Rep. Pete Stark (D-CA) retreated from his stated position last week that President Bush sent American soldiers to Iraq “to get their heads blown off for the president’s amusement.” Reversing his position that he would not apologize, Stark offered an apology to the President, his family, and the American troops that took offense to his remarks — and narrowly avoided a censure from his colleagues:
Republicans failed in an effort Tuesday to have the House censure Rep. Pete Stark, D-Calif., who said in a congressional speech last week that U.S. troops are being sent to Iraq “to get their heads blown off for the president’s amusement.”
Without debate, the House voted 196-173 to kill the proposal to censure Stark for “his despicable conduct.” The vote was mostly along party lines, with all 168 Republicans on hand supporting the measure offered by Minority Leader John Boehner, R-Ohio. Five Democrats joined them. …
Stark initially refused to apologize despite condemnations from GOP lawmakers and others. Moments after Tuesday’s vote, however, he addressed the House to apologize to his colleagues, “to the president and his family,” and to U.S. troops offended by his remarks.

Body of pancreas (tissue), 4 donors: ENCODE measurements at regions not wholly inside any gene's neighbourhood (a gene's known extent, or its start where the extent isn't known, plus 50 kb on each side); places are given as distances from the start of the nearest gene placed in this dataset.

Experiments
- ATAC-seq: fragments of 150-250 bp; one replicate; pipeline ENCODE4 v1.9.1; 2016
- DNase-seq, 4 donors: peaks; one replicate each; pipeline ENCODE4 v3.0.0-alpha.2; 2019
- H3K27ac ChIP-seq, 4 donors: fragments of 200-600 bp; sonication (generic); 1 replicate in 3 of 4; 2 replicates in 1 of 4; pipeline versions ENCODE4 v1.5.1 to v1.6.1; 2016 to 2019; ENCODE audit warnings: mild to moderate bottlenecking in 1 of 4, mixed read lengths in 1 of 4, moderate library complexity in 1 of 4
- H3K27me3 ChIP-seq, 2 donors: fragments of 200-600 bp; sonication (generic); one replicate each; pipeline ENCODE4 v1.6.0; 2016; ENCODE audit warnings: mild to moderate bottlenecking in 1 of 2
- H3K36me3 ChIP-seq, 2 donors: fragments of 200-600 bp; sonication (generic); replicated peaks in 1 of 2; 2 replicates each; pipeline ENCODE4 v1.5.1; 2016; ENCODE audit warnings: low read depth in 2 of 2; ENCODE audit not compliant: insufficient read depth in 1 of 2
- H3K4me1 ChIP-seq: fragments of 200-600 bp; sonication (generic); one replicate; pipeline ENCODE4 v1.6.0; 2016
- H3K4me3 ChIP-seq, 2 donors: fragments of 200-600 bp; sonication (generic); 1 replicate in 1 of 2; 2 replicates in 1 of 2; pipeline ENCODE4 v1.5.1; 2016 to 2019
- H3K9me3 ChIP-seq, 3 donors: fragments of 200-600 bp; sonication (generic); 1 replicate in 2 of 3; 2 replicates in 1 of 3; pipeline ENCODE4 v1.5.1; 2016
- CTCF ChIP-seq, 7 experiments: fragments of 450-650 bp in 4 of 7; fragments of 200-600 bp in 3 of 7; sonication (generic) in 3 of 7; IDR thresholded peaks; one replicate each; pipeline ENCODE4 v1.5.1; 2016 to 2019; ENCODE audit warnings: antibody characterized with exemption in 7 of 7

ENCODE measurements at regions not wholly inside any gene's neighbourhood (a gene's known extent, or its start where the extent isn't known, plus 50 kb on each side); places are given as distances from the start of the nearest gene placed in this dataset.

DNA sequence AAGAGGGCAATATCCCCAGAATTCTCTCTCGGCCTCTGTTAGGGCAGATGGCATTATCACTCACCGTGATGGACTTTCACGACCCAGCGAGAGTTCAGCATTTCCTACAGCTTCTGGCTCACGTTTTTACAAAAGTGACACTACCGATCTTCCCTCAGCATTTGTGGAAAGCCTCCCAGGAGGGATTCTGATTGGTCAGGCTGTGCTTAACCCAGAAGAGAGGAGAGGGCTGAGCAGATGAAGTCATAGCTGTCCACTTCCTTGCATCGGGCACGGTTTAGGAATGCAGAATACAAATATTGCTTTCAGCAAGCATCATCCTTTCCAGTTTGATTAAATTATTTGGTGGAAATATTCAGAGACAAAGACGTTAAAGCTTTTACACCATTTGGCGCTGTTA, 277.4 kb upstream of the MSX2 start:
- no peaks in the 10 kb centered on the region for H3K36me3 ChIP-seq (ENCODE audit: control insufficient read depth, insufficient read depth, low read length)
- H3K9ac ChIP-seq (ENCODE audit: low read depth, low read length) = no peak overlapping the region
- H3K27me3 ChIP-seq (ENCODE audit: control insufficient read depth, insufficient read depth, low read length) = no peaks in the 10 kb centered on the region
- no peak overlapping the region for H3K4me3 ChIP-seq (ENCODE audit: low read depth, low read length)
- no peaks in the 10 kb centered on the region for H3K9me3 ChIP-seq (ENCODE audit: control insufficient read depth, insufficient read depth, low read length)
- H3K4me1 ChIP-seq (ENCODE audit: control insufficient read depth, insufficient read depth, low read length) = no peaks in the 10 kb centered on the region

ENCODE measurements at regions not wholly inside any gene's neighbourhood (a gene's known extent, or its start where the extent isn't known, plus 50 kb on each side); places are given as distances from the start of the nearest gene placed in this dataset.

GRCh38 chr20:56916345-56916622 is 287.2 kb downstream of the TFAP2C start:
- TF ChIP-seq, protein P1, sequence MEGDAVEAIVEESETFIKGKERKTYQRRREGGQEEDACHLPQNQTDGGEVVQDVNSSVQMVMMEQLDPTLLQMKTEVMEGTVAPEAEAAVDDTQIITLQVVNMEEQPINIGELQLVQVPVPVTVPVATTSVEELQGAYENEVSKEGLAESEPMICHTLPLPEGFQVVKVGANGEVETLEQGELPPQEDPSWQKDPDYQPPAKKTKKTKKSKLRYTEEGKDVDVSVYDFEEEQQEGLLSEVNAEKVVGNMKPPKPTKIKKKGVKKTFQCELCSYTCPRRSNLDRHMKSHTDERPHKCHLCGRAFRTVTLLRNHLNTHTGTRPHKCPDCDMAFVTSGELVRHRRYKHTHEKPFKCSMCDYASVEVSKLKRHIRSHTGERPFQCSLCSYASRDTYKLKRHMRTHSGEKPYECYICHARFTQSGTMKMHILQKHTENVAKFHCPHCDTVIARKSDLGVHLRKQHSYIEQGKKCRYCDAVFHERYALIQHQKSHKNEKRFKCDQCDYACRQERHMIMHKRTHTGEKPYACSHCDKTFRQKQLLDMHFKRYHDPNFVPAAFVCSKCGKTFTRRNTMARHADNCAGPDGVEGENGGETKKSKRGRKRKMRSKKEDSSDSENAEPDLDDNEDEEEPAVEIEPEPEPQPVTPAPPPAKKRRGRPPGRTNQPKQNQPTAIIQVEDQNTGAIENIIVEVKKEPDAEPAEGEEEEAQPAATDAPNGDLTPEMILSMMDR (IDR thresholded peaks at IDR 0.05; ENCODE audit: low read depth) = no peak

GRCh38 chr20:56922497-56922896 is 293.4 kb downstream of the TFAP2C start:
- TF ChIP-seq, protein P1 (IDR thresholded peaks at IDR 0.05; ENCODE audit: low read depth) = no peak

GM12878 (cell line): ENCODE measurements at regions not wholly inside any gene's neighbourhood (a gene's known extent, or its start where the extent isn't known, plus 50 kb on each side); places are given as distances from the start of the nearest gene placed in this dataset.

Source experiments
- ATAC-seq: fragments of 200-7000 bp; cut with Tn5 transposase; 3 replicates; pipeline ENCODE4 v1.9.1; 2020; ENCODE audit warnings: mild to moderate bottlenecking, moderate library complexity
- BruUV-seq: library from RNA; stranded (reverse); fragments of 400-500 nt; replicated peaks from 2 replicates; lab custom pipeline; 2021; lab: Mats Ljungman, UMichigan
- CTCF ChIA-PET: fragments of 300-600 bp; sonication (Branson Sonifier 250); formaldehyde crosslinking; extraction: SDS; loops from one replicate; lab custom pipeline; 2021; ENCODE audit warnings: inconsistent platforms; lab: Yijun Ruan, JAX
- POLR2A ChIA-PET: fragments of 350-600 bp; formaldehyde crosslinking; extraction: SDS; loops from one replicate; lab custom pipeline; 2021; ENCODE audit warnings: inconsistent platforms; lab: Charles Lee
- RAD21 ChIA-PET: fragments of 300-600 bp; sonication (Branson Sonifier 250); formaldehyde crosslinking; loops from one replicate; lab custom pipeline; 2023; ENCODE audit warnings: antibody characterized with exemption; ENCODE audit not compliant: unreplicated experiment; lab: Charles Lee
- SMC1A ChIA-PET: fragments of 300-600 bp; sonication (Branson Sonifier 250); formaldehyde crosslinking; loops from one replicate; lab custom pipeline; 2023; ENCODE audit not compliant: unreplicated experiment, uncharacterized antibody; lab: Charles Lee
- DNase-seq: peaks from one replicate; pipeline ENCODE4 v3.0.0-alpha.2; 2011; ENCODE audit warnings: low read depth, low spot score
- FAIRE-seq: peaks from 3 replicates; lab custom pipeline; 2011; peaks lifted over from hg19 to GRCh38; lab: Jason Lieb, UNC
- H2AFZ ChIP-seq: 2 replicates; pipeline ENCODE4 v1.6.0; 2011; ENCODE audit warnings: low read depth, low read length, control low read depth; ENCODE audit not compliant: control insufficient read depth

“I hope that with this apology I will become as insignificant as I should be” in the continuing debates over Iraq and health care, he said. Boehner was among those who applauded.
Stark has a long history of inflammatory remarks on the House floor, and a very short history of apologies following them. Given some of the criticism from the ranks of his own party, Stark may have had to cut a deal for an apology to keep Republicans from successfully censuring him. Five Democrats voted for the measure anyway, and Nancy Pelosi publicly chastised him for the remarks shortly after the S-CHIP debate.
It seems rather sad that 196 members of Congress couldn’t bring themselves to follow Pelosi’s lead. One wonders what kind of remarks they would find bad enough to bring censure, a rather weak response in any case.